; Lubzens et al., 2003Lubzens E, Lissauer L, Levavi-Sivan B, Avarre JC, Sammar M. Carotenoid and retinoid transport to fish oocytes and eggs: what is the role of retinol binding protein? Mol Aspects Med. 2003;24(6):441-57. http://dx.doi.org/10.1016/S0098-2997(03)00040-2. PMid:14585315.
http://dx.doi.org/10.1016/S0098-2997(03)...
). Ando et al. (1986)Ando S, Takeyama T, Hatano M. Deterioration of Chum salmon muscle during spawning migration. Part VIII. Transport associated with serum vitellogenin of carotenoid in Chum salmon (Oncorhynchus keta). Agr Biol Chem. 1986;50(3):557-63. http://dx.doi.org/10.1271/bbb1961.50.557.
http://dx.doi.org/10.1271/bbb1961.50.557...
reported that vitellogenin is the main protein associated with carotenoids in the VHDL, which suggests a close link between vitellogenesis and the bioaccumulation of carotenoids/retinoids. Congruently, we observed increased bioaccumulation of carotenoids and retinoids by the vitellogenic follicle. Interestingly, at the same time, neither ZX nor LU were detectable in the liver and fat tissue. This may indicate that carotenoids in the ovary originate from conversion processes either in the liver or the ovary itself, since ZX as well as LU were detected in vitellogenic follicles. Considering the presence of both carotenoids in the ovary, direct supplementation via the feed seems plausible. ZX and LU are among the most common carotenoids, found in plants, algae and microorganisms (García-Chavarría and Lara-Flores, 2013García-Chavarría M, Lara-Flores M. The use of carotenoid in aquaculture. Res J Fish Hydrobiol. 2013;8(2):38-49.; Ram et al., 2020Ram S, Mitra M, Shah F, Tirkey SR, Mishra S. Bacteria as an alternate biofactory for carotenoid production: a review of its applications, opportunities and challenges. J Funct Foods. 2020;67:103867. http://dx.doi.org/10.1016/j.jff.2020.103867.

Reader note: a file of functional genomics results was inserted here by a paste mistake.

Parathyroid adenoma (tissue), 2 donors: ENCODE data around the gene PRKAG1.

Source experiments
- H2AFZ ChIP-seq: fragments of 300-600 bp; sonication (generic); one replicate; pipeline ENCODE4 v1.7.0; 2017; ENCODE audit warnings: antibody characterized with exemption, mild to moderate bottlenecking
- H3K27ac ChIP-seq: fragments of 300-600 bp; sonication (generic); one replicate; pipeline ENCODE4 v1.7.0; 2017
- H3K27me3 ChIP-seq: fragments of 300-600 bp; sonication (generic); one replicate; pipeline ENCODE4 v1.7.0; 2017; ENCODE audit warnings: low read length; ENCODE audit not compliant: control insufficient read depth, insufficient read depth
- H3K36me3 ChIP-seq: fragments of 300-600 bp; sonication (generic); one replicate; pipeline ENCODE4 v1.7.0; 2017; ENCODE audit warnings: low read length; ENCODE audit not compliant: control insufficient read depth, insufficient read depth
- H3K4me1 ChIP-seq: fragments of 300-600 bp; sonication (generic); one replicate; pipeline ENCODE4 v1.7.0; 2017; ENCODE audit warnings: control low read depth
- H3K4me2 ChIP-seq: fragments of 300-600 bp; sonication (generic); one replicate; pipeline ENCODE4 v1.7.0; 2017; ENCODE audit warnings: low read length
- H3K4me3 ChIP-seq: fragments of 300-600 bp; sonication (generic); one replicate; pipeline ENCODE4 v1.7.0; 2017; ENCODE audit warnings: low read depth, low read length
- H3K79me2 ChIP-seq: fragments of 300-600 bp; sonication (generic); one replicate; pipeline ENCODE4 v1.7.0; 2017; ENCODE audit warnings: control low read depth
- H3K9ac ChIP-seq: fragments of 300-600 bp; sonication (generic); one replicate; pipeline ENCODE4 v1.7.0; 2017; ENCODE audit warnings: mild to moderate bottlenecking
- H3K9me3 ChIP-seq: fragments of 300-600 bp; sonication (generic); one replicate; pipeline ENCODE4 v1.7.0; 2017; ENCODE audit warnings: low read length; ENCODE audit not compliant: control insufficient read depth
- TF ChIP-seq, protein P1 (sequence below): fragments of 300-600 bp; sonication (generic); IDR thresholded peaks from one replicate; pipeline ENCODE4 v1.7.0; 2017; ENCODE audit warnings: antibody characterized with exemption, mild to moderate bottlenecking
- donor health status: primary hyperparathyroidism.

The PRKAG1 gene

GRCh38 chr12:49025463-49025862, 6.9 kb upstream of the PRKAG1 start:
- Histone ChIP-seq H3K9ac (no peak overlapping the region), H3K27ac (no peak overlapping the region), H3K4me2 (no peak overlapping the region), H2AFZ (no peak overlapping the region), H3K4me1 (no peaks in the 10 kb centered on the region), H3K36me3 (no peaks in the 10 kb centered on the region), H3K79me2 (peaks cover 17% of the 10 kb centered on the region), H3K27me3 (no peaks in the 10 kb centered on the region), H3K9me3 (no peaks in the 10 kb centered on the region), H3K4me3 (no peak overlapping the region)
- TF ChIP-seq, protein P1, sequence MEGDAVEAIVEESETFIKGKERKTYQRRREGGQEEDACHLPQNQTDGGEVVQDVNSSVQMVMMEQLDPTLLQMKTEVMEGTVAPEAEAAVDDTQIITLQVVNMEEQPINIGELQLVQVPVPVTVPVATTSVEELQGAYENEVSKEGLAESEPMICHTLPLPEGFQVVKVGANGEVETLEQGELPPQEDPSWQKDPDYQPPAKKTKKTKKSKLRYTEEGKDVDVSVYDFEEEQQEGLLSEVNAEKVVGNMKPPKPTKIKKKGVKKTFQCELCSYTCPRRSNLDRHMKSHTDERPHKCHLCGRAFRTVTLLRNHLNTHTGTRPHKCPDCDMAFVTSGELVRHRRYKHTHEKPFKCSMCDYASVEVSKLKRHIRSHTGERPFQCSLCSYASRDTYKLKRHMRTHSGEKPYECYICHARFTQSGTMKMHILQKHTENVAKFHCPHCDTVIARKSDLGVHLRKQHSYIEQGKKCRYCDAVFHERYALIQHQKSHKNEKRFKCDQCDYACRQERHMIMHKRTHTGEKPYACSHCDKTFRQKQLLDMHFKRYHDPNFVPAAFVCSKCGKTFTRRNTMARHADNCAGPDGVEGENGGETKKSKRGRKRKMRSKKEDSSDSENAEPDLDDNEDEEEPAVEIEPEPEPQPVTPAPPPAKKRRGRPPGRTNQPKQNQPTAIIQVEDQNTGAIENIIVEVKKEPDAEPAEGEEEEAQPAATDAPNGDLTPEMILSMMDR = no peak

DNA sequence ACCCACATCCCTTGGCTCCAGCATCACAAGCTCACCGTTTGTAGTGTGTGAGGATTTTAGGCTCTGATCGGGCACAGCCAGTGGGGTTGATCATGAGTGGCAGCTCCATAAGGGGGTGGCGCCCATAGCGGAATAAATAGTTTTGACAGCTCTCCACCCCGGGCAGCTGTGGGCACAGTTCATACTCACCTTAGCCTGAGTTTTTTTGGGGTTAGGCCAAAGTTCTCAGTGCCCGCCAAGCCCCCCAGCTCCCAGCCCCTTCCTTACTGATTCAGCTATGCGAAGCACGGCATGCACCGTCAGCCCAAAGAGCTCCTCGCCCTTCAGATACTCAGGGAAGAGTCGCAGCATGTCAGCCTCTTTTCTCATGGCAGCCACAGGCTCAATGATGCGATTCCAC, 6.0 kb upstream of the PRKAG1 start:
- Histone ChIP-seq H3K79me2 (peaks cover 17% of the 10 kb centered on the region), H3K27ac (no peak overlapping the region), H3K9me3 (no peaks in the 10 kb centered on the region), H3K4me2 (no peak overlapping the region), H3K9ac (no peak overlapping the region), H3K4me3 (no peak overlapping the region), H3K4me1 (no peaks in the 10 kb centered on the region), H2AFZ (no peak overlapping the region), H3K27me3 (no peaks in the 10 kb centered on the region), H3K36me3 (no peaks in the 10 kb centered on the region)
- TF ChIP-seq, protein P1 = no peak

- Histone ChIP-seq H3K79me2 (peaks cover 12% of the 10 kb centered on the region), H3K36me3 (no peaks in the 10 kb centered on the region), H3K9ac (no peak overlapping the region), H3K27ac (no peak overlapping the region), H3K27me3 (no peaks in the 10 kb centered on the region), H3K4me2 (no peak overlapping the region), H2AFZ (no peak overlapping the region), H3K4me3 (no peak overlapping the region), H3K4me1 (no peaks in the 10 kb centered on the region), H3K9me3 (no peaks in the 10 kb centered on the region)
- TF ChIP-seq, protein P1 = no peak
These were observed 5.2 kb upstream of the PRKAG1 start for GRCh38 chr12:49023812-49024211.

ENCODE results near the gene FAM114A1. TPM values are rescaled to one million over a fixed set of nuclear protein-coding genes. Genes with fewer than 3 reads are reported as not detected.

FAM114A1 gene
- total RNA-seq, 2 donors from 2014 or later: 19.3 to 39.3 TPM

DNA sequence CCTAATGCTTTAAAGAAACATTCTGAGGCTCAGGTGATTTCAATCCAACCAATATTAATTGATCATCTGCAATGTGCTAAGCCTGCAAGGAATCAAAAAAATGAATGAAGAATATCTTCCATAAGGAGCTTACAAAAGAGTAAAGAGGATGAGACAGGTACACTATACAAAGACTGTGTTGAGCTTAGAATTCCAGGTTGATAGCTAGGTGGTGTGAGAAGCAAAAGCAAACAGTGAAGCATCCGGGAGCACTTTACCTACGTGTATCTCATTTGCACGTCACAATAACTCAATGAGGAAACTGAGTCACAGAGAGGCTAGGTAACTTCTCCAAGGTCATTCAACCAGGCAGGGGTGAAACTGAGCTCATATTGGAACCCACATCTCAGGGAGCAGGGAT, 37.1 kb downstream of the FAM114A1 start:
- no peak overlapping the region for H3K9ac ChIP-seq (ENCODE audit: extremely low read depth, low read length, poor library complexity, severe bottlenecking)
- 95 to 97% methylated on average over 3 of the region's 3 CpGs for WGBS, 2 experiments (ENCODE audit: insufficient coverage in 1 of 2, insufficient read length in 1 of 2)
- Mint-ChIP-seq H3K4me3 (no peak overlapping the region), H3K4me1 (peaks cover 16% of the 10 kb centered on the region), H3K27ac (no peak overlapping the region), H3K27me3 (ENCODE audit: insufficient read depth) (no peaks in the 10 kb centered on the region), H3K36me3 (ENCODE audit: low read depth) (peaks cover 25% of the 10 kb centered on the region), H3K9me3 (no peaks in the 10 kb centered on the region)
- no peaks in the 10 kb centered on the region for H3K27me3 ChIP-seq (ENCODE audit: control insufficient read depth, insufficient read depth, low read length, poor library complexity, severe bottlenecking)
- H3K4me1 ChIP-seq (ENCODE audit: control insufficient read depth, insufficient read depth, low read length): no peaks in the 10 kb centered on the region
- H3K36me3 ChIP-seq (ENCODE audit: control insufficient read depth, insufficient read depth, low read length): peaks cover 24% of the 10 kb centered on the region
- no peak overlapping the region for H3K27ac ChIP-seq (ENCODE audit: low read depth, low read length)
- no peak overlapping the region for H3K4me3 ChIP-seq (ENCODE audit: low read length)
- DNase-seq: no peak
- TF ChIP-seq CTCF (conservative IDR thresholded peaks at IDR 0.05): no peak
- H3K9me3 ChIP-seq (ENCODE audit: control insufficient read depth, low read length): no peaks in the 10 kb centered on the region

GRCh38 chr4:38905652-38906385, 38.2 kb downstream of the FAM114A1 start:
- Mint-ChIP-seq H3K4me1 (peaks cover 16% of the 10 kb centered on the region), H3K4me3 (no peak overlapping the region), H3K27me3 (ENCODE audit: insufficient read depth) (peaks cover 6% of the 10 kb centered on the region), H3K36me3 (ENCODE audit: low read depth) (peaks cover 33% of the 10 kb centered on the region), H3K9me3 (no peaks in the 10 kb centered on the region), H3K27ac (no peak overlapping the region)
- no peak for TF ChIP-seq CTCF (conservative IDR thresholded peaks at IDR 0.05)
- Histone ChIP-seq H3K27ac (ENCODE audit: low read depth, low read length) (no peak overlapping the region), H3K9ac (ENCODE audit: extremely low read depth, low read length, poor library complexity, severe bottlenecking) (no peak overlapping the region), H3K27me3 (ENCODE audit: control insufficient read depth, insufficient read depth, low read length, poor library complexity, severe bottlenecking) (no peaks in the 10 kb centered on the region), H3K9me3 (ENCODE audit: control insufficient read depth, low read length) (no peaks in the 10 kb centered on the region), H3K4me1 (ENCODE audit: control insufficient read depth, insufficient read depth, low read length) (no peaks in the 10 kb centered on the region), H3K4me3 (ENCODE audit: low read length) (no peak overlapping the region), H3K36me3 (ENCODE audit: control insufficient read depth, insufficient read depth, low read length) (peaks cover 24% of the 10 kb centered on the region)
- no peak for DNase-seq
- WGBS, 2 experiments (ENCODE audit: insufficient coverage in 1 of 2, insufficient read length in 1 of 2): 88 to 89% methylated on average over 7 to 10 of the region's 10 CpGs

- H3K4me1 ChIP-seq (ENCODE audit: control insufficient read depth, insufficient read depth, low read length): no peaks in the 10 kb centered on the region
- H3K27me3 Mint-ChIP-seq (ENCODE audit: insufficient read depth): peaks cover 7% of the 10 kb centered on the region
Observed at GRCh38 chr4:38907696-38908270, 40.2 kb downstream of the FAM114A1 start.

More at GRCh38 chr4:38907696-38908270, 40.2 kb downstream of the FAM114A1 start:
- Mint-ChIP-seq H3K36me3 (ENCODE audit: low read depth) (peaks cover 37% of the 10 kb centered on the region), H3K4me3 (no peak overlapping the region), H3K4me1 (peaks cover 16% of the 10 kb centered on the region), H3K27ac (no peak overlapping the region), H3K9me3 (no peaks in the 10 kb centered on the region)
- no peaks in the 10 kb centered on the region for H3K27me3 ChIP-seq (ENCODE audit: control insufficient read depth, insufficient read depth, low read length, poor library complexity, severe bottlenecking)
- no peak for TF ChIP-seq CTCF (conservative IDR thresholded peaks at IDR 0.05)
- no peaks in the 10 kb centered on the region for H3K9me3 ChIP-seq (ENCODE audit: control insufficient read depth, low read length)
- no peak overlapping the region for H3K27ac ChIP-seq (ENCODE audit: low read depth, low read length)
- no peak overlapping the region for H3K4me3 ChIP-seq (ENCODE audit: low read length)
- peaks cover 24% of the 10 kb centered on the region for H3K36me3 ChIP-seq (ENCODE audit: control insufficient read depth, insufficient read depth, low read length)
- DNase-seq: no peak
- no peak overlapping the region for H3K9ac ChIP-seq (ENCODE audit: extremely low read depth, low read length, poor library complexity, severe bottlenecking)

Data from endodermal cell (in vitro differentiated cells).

http://dx.doi.org/10.1016/j.jff.2020.103...
; Gupta et al., 2021Gupta AK, Seth K, Maheshwari K, Baroliya PK, Meena M, Kumar A, Vinayak V, Harish. Biosynthesis and extraction of high-value carotenoid from algae. Front Biosci. 2021;26(6):171-90. http://dx.doi.org/10.52586/4932. PMid:34162044.
http://dx.doi.org/10.52586/4932...
; Sathyaruban et al., 2021Sathyaruban S, Uluwaduge DI, Yohi S, Kuganathan S. Potential natural carotenoid sources for the colouration of ornamental fish: a review. Aquacult Int. 2021;29(4):1507-28. http://dx.doi.org/10.1007/s10499-021-00689-3.
http://dx.doi.org/10.1007/s10499-021-006...
). ZX could be supplemented with ingredients such as maize, paprika or Spirulina (Güroy et al., 2012Güroy B, Şahin İ, Mantoğlu S, Kayalı S. Spirulina as a natural carotenoid source on growth, pigmentation and reproductive performance of yellow tail cichlid Pseudotropheus acei. Aquacult Int. 2012;20(5):869-78. http://dx.doi.org/10.1007/s10499-012-9512-x.
http://dx.doi.org/10.1007/s10499-012-951...